How was it, being nominated for an Oscar?
It was nice. Everyone gets together and it’s a bit chaotic. And you end up squashing Meryl Streep’s toe.
How did your film, In the Loop, fare in the US?
It seemed to go well. You know, packed cinemas, people laughing, people going back to see it again. I couldn’t believe it.
Do Americans get British comedy?
There’s a familiarity with it – I met people in the US who knew The League of Gentlemen and Peep Show. In LA, as I was going through customs with my Oscars certificate, the customs guy went: “Hey, you been at the Oscars?” I said, “Yeah,” and he said, “What was the film?” I said, “In the Loop.” And he said: “I saw that! Aw, funny film. I’m a screenwriter.”
Which US comedies do you like?
The best ones are things like The Daily Show, which is very sharp.
Does comedy provide the best political analysis?
A lot of Americans get their journalism from The Daily Show. But then, Jon Stewart does a journalistic service, underneath the comedy. Going through hours of senators’ speeches to find the inconsistencies and the contradictions is an act of journalism.
Has journalism lost the patience for that?
We’ve stopped thinking, “Shall we look at the last four months and see if there’s been a pattern?” Everything has to be fresh — there’s a need to fill blog space, Twitter and podcasts. I suppose the internet has given us more outlets for stuff to be in the public domain. And once something is in the public domain, respectable journalists feel they can then report it as fact. But no one’s verifying this public domain.
Do you feel a responsibility, as a comedian, to examine the bigger picture?
I slightly resent that that’s what we have to do — it should be someone else’s job. With In the Loop, I felt an objective analysis hadn’t happened before the invasion [of Iraq]. Then, after the fact, quite respectable newspapers were apologising for getting it wrong.
What makes comedians good political analysts?
Comedy is all about exaggeration and distortion and so on, but you’re trained to look for inconsistencies and absurdities. Politicians are now trained to not say anything, in case it’s used against them.
Which absurdities have you noticed recently?
I watched Andrew Rawnsley talking about his book, and John Prescott was having a go at him for claiming there was bullying going on. I was thinking,”You punched a guy!” It just felt silly.
Is it still possible to take politicians seriously?
I don’t know. I often think we expect too much of our politicians. Think how mad the job of prime minister is. We expect them to run defence, hospitals, schools, the cabinet, the party, 24 hours a day. We don’t like it if they sound incoherent or look tired. We don’t want them to claim for anything on expenses, we don’t like them getting any money, we hate it when they go on holiday. Actually, we’re being absurd. There is no way you can operate in that world, with that level of expectation, without failing.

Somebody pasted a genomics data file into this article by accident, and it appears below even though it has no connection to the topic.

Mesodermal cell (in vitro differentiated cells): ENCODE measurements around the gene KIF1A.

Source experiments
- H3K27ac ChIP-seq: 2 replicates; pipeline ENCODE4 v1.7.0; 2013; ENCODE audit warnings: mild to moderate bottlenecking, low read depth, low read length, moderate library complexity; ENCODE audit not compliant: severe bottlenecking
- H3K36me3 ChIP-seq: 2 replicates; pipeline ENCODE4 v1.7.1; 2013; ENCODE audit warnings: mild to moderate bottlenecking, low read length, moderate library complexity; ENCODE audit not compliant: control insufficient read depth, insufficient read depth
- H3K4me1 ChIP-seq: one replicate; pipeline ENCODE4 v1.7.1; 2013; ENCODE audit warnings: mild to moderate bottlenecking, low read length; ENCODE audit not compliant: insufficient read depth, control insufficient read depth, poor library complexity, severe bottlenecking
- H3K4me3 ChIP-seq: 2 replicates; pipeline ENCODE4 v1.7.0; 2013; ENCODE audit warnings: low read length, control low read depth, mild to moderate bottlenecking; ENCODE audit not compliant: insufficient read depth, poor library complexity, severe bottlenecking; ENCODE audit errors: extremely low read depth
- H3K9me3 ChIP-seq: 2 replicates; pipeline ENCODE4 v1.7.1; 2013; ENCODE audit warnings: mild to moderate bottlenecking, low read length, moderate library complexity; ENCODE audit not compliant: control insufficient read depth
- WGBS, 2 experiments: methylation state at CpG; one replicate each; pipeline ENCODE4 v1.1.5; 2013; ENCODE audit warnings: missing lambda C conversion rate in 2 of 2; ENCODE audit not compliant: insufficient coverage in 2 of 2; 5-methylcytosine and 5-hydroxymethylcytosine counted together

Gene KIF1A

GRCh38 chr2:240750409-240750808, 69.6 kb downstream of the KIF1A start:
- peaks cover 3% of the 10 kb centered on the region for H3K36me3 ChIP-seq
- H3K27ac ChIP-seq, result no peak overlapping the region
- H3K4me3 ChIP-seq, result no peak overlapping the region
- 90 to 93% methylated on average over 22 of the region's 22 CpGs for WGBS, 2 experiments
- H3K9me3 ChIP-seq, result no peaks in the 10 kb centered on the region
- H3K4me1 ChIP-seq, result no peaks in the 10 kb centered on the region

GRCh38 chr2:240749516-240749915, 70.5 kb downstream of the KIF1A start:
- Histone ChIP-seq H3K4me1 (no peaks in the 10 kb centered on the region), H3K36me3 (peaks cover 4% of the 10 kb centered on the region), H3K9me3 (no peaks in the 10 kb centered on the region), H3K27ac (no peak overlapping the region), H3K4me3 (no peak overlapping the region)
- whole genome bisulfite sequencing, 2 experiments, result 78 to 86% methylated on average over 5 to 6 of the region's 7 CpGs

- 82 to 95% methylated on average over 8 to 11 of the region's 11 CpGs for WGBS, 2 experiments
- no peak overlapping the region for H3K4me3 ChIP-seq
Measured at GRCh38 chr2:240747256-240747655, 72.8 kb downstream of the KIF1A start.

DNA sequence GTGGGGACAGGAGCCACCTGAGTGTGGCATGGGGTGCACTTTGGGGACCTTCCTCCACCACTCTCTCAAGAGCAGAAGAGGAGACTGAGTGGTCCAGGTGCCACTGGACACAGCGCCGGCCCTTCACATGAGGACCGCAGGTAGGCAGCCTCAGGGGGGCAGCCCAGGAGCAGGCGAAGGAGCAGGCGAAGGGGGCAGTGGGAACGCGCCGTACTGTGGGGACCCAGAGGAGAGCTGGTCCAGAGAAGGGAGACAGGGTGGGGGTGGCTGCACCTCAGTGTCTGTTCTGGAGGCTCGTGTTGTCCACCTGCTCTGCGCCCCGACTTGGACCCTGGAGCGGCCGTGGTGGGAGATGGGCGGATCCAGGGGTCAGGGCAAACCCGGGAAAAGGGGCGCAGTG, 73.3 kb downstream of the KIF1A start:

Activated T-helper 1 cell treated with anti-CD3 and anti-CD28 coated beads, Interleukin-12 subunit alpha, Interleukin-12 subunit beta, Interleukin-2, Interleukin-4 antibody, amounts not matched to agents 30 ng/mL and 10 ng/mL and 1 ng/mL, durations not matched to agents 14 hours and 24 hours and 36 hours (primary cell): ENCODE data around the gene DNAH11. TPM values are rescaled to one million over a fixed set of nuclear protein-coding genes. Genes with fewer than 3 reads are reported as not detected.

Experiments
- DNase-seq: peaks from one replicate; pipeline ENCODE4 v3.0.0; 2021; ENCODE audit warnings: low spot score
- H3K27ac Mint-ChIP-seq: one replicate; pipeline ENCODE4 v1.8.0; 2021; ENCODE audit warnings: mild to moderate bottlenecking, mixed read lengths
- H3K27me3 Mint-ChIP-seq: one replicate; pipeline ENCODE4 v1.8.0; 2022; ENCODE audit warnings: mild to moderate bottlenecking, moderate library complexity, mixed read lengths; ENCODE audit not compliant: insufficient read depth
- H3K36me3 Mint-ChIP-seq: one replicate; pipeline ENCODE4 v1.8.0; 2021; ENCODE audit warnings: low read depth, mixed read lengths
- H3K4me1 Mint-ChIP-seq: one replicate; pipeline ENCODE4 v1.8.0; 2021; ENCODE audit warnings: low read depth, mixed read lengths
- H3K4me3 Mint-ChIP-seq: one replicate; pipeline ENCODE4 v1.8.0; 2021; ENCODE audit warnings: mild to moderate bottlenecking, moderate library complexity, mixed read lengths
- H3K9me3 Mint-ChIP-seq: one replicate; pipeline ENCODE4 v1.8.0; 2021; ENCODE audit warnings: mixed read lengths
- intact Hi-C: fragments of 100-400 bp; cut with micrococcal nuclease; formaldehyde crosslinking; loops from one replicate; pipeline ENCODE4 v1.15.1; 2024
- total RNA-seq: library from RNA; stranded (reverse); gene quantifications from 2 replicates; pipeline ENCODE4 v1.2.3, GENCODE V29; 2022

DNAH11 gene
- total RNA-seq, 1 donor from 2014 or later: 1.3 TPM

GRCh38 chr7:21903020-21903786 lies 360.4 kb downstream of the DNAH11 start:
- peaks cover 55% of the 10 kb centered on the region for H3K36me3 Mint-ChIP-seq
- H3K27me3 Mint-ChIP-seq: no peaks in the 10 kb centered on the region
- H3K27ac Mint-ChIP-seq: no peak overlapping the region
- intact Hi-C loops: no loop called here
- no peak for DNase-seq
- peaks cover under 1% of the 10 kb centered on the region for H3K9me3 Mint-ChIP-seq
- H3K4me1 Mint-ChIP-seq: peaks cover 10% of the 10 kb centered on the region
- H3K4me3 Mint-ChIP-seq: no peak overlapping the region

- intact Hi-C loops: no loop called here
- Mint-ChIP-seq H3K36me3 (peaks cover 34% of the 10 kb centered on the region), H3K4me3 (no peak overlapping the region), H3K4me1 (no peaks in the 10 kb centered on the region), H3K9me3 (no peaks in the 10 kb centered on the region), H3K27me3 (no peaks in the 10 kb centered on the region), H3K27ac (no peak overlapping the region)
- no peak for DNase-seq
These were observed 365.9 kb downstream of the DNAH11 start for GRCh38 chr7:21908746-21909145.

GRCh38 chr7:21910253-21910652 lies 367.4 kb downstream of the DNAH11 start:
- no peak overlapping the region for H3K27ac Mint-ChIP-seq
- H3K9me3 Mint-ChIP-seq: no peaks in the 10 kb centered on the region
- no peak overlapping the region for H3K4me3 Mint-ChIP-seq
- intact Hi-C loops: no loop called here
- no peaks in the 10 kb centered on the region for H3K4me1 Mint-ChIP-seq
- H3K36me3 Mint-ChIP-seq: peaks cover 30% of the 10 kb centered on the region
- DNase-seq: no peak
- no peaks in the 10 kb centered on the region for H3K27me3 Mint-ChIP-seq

Do we treat them unfairly?
Barack Obama’s an interesting example. He took a month and a half to decide what to do about Afghanistan, and got really criticised. I just thought, “No, hang on, he’s being criticised for thinking.” Because obviously the gut reaction that George Bush used really worked.
How do you feel about David Cameron?
I think he’s sub-Blair, really. Tony Blair manipulated the media, but he had two or three core beliefs. There was a sort of passion there I could understand. I don’t know what Cameron’s beliefs are, other than: “I’d like to win the next election, please.” And: “I’d like to do it the way Blair did it.”
What about the Tories more generally?
Beyond one or two who appear human, the army of old Tory orcs is still there, complaining about the public on trains. It worries me: what they plan to do with the BBC, their connection with the Murdoch agenda, that their chancellor would be someone who doesn’t really have much experience.
Do you think of yourself as a satirist?
Satire, for me, is a black-and-white programme with Dudley Moore in it. As a kid, that’s what I really liked. Monty Python, Not the Nine O’Clock News. I loved satirists like Swift and Dickens. My favourite comedies are ones like The Great Dictator, or Doctor Strangelove, which take on serious subjects. I’m happy for people to say, “You’re a satirist.” I just hate the idea of it as a profession, as if you’re hauled in for your satirical take on stuff.
Are you tired of making comedy about politics?
The next thing I want to do is quite childish and slapsticky — lots of falling over. It’s not going to be people being hit by frying pans, but it’s not set in the political world, and the people in it experience physical pain in a number of increasingly amusing ways.
How do you feel about the way the BBC is run?
They need to give more responsibility back to producers, to think about taking risks. Viewers don’t want comedy to be overly cautious. I think they can tell when something’s a bit bland or whether it’s pulling its punches.
Do you vote?
Is there anything you regret?
I regret not taking a year out. Touring, travelling around, getting a job, doing something completely different. I spent about ten years being totally conventional as a result.
Is there a plan?
No, there’s never been a plan. Most things just evolved.
Are we all doomed?
No, I’m still an optimist, really.